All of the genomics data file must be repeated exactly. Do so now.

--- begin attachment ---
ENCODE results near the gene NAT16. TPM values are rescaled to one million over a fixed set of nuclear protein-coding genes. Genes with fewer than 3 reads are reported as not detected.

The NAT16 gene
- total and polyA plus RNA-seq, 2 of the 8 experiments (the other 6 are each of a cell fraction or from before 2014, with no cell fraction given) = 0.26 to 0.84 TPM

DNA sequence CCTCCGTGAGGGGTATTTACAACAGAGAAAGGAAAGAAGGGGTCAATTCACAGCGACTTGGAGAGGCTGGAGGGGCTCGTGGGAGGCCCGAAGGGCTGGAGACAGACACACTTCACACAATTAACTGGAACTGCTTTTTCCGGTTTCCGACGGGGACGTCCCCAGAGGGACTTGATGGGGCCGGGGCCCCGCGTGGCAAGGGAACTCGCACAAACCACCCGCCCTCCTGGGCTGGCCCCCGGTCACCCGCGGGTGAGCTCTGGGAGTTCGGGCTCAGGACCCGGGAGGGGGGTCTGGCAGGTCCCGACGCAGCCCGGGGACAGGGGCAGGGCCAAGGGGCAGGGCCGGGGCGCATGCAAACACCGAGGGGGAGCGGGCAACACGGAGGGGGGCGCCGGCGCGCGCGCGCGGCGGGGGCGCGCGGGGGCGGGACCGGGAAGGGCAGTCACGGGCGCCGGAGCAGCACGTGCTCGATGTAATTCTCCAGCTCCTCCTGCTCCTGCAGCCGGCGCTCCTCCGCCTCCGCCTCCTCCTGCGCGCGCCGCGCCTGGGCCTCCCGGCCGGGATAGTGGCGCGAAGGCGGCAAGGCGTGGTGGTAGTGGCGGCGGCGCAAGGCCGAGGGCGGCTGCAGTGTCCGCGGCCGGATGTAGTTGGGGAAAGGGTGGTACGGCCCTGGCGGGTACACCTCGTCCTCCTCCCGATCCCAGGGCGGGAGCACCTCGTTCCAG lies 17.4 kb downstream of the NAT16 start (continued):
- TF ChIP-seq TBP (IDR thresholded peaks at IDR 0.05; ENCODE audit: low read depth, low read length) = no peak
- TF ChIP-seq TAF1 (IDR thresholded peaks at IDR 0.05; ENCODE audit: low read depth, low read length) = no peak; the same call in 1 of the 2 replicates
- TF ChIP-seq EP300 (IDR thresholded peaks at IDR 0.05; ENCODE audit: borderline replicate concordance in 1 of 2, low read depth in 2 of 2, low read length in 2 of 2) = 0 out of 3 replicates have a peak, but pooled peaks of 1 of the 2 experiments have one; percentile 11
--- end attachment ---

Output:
ENCODE results near the gene NAT16. TPM values are rescaled to one million over a fixed set of nuclear protein-coding genes. Genes with fewer than 3 reads are reported as not detected.

The NAT16 gene
- total and polyA plus RNA-seq, 2 of the 8 experiments (the other 6 are each of a cell fraction or from before 2014, with no cell fraction given) = 0.26 to 0.84 TPM

DNA sequence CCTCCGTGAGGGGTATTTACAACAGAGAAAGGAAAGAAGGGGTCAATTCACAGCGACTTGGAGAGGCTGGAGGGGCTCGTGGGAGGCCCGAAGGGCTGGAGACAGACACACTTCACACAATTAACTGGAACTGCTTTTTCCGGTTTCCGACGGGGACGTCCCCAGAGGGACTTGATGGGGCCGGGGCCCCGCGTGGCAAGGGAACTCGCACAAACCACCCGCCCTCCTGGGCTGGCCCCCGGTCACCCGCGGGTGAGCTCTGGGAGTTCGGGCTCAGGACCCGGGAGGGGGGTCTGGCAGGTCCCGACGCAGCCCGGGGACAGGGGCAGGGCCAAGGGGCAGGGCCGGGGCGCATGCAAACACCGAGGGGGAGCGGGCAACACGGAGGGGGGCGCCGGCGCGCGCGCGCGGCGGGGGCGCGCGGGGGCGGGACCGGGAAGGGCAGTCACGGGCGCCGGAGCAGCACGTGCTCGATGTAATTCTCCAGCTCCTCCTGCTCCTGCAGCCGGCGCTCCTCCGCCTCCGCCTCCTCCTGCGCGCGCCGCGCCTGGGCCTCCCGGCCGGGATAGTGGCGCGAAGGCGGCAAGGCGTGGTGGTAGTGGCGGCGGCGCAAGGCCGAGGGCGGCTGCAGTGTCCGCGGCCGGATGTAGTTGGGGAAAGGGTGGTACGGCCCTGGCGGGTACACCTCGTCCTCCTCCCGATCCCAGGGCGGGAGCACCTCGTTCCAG lies 17.4 kb downstream of the NAT16 start (continued):
- TF ChIP-seq TBP (IDR thresholded peaks at IDR 0.05; ENCODE audit: low read depth, low read length) = no peak
- TF ChIP-seq TAF1 (IDR thresholded peaks at IDR 0.05; ENCODE audit: low read depth, low read length) = no peak; the same call in 1 of the 2 replicates
- TF ChIP-seq EP300 (IDR thresholded peaks at IDR 0.05; ENCODE audit: borderline replicate concordance in 1 of 2, low read depth in 2 of 2, low read length in 2 of 2) = 0 out of 3 replicates have a peak, but pooled peaks of 1 of the 2 experiments have one; percentile 11